If you’re reading this, you’re probably interested in improving your physical condition to make more birdies, hit longer drives, and increase your longevity as a golfer. Or, perhaps, your goal is to become the best player in your club or win the next Match Play Championship. No matter what your motivation is, the fact is that if your goal is to improve your game, this will require you to prepare yourself a bit better than most golfers I know. And better does not necessarily mean training longer hours!
If you´re still one of those players who spends hours and hours hitting buckets of balls on the driving range hopping that this will help you improve your golf game, you need to change your strategy. Hitting buckets of balls in the driving range and making chips and putts is not enough. If you truly want to improve your performance in this sport, your practice needs to include general athletic development exercises and specific physical training for golf, in a progressive and periodized manner.
This means that what you normally see in the gym has nothing to do with what you need to do to hit farther, straighter and to go through the 18 holes without getting so tired.
First: Is your swing efficient?
The only way to determine whether your golf swing is efficient or not is through a 3D Biomechanical Analysis. What we can see in the traditional video imaging used by most golf professionals / teachers is just the swing style. There are many golfers who do not have a particularly attractive swing (e.g. Raymond Floyd, Jim Furyk or John Daly) but the reason why these players were or are successful is because their swing is efficient. Having an efficient swing for a golfer means transferring energy (without leaks) through the feet, knees, hips, spine, shoulders, arms, wrists down to the club head and ultimately to the ball. With the data obtained through the 3D system, we can check the kinematic sequence of each player, that is, we can measure the speed of rotation of each body segment involved in the execution of the golf swing and determine if each segment is accelerating and decelerating correctly.
When we look at Jim Furyk and Ernie Els swing through video analysis (and through the naked eye), we can see that both swings are quite different from each other, however, when we look at the kinematic sequence of each player, we find that it’s difficult to see a significant difference between the two swings. This means that although Ernie Els and Jim Furyk have completely different swing styles, they both share the same kinematic sequence.
All great players start by generating speed from the hips and transferring that energy through the torso, arms and club. This is the efficient sequence in the downswing.
The golf swing is a complex multi-dimensional movement that involves a highly coordinated action of the entire kinetic chain (feet, knees, hips, spine, shoulders, arms and wrists) and takes less than two seconds. The golf swing is therefore a ballistic movement which, in order to perform efficiently (i.e. with a correct kinematic sequence), it’s necessary that the various body segments are properly prepared to deal with the inherent shear and rotation forces in this movement. Hence the importance of what follows.
Second: The Physical Assessment in Golf
Before we get to the physical training itself, it’s important to know what your physical limitations and asymmetries in terms of movement are (one of the main causes of injury). Because of this, it’s essential that you perform a functional assessment for golf, preferably with a qualified professional that knows what he’s doing. In the same way that you go to the doctor for exams to find out how your health markers are, you should also do an initial assessment with a golf fitness specialist to find out how your body behaves during a golf swing and which are the main limitations / compensations.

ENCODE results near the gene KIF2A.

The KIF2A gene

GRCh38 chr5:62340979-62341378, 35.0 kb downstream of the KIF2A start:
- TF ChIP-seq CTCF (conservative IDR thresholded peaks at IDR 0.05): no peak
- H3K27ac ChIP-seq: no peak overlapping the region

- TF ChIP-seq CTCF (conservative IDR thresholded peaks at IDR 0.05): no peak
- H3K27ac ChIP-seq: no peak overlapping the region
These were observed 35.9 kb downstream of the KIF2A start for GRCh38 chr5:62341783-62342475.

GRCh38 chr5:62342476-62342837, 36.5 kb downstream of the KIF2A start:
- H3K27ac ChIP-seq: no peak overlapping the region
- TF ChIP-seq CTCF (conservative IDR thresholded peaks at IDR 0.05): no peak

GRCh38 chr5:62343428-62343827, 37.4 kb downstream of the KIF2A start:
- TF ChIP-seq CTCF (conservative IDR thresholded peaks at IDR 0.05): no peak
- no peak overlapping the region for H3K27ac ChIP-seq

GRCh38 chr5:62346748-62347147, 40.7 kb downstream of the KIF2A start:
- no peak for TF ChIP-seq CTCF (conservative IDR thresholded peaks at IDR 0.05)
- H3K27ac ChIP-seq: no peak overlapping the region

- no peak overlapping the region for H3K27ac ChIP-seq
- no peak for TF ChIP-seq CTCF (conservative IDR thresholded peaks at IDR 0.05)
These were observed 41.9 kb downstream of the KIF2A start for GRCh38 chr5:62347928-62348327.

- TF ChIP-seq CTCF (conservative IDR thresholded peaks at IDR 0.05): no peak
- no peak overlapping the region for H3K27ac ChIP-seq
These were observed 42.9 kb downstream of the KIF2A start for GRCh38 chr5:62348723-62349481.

The physical evaluation in golf consists of performing several tests in order to measure the functionality of the body movement patterns necessary for golf, that is, the measurement of various indicators of its stability, mobility, balance and various performance parameters such as strength, power and cardiovascular capacity.
This type of assessment is the starting point for playing better and for preventing injuries. If you still think that your body is fine and that you don’t need any intervention at this level, you’re more likely to be wrong. Our body was not designed to lead the way we live today, so you can be pretty sure there are things in your body that need some work. If you still do not believe me, think of golfers you know who have never complained of back pain or pain in another part of the body (wrists, shoulders, elbow).
Your body is the determining piece of equipment in your game. The quality of the clubs, balls, gloves, shoes and the latest drive or putt on the market, are certainly not the most important aspects. I still see many golfers too preoccupied with the new gadgets and the style of clothing, when in fact these are not the most important things to get more birdies. What will, in fact, bring you better results is improving your body’s functional skills to hit the ball more efficiently and safely.
Many players fail to perform an efficient golf swing not only because the movement itself is complex but also because their bodies are not properly prepared to deal with the forces generated during the movement.
Keep this in mind the next time you hit balls or have a lesson with your golf teacher, maybe that’s why you can’t do what your teacher asks you to do. There is no point constantly insisting on improving technique if there is no synergistic effort in improving physical skills. The swing you can perform is directly related to what your body is prepared to do – think of the golf club as an extension of your body.
In the next articles I will share the most common characteristics in this relationship between the body and the golf swing and suggest some exercises so that you can improve your performance on the golf course.